Farm Ireland
Independent.ie

Sunday 17 February 2019

'You might have been expecting it but it’s still a shocking bad feeling when TB happens to your herd'

Padraic Greenan from Ardaghey in Co Monaghan
Padraic Greenan from Ardaghey in Co Monaghan
FarmIreland Team

FarmIreland Team

Co Monaghan farmers have had a year of turmoil with the scourge of bovine tuberculosis (TB) ravaging the dairy herd in the county.

The annual TB test is one of the most stressful events on a farmer’s calendar. Despite a herd being clear of the disease, the threat of contracting TB, having to cull stock and live with restricted movements is always there.

Border county Monaghan has seen a surge in TB where the rate of the disease is well above the levels experienced in other counties. Earlier this year, the Department of Agriculture confirmed that the reactors per 1,000 tests stands at 5.12 which is almost three times the national average.

Padraic Greenan from Ardaghey in Co Monaghan is one farmer who was locked up with TB having had a clean herd for years. Greenan runs the Greenlea herd of award-winning Holsteins milking approximately 80 at the minute and 106 at the peak in the summer.

“We had BSE in 1997 and again in ’00 so we went to France and bought cows then. France had a softer approach to TB then so we went down about 18 months later but we have been clean ever since then,” Greenan explained to FarmIreland.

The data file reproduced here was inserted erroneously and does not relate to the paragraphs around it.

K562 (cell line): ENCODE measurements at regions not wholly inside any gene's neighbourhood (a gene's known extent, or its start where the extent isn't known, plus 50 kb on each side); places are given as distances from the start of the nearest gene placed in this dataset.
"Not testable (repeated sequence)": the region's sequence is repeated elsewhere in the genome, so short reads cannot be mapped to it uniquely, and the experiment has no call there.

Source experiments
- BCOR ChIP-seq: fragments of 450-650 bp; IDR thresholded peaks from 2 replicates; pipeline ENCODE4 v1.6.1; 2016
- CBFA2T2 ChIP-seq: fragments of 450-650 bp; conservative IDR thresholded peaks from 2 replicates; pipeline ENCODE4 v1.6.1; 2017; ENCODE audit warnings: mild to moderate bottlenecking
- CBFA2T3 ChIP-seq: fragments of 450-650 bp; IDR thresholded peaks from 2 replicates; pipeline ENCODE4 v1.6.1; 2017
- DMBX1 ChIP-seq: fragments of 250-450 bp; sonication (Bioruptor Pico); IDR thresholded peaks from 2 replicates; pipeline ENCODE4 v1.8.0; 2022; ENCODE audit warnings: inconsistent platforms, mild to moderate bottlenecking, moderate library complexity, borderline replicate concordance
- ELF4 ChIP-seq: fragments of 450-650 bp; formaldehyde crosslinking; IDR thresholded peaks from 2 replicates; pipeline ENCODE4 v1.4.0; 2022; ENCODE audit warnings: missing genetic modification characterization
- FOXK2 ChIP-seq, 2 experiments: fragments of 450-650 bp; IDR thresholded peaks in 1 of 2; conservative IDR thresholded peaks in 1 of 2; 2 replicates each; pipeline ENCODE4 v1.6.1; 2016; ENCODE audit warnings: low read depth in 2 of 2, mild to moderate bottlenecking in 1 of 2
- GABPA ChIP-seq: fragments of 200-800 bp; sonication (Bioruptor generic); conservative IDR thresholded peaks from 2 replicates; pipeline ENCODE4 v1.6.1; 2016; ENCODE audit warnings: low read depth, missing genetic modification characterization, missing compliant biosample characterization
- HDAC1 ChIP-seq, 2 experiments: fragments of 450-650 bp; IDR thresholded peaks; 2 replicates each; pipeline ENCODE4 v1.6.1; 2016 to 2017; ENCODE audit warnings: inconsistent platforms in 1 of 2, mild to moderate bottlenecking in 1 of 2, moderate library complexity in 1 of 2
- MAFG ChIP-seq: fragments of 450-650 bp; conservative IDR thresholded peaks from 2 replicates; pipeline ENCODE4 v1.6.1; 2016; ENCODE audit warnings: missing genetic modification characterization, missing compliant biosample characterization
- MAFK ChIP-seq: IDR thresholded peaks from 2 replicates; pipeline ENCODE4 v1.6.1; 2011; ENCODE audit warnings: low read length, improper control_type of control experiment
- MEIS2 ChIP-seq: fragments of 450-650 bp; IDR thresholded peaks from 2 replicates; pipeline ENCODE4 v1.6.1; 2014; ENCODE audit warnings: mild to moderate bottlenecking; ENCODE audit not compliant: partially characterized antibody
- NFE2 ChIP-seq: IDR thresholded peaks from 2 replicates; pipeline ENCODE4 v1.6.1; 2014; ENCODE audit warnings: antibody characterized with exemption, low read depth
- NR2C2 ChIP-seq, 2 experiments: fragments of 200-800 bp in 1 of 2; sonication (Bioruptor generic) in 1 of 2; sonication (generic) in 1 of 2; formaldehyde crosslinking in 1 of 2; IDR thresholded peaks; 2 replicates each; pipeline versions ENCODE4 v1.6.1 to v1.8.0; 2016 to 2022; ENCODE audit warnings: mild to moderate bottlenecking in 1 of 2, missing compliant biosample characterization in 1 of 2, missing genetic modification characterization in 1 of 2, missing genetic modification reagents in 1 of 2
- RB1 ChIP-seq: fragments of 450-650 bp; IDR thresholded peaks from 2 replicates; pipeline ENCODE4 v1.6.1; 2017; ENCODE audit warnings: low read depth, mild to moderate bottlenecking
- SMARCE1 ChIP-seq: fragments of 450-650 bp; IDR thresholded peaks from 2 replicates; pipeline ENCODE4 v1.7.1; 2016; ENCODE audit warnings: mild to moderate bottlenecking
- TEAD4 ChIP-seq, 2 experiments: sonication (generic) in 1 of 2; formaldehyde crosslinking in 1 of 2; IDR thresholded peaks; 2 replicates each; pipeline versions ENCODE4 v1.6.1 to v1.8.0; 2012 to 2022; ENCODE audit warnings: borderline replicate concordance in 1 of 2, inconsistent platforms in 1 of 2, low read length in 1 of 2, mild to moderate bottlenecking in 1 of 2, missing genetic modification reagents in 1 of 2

However, with the surge of TB incidents in the county in 2017 and 2018, Greenan admitted that he was not looking forward to the TB test this year.

“This year we were definitely nervous. There was a right bit TB among neighbours at the time so it felt like it was an inevitably. We lost six at the first test and then we lost 17 more at blood test.

“You might have been expecting it but it’s still a shocking bad feeling when it happens to you,” he said.  

Being locked up with TB came at the peak of the dreadful spring in 2018 where storms, rain and snow left it as one of the most difficult springs in living memory. For Greenan, the costs kept adding up and this, in turn, had a knock-on effect on the mental well-being.

“The spring was a right bad time for us even without the TB,” Greenan explained.

“We were very highly stocked being locked up. The cows, the young stock, everything was in and we were buying silage and feeding the cows up to 15kg per day to keep them in good shape.

“People can say that you can take the pressure but you’d be lying if you said you weren’t affected by it all. It’s hard now.”

By the time the herd was clear, it was well into the summer and Greenan had stock housed until August and September mainly as a result of the long spring and being overstocked.

“We had a big job on our hands keeping grass ahead of the stock during the summer.”

So what has caused the surge in the disease in Monaghan? The root cause differs if you’re a farmer or the Department.

"The rise in the TB incidence in Monaghan is multi-factorial and will require a range of measures to address the issue," the Department of Agriculture stated in a letter to farmers earlier this year.

Greenan thinks the cause is the badger population and urged the Department to take a fresh approach to tackling TB.

“It’s obvious that vaccinating the badgers isn’t working, we need a greater step forward to getting rid of it. Everyone, the farmer, the Department, everyone, needs to be on the same page,” Greenan said.

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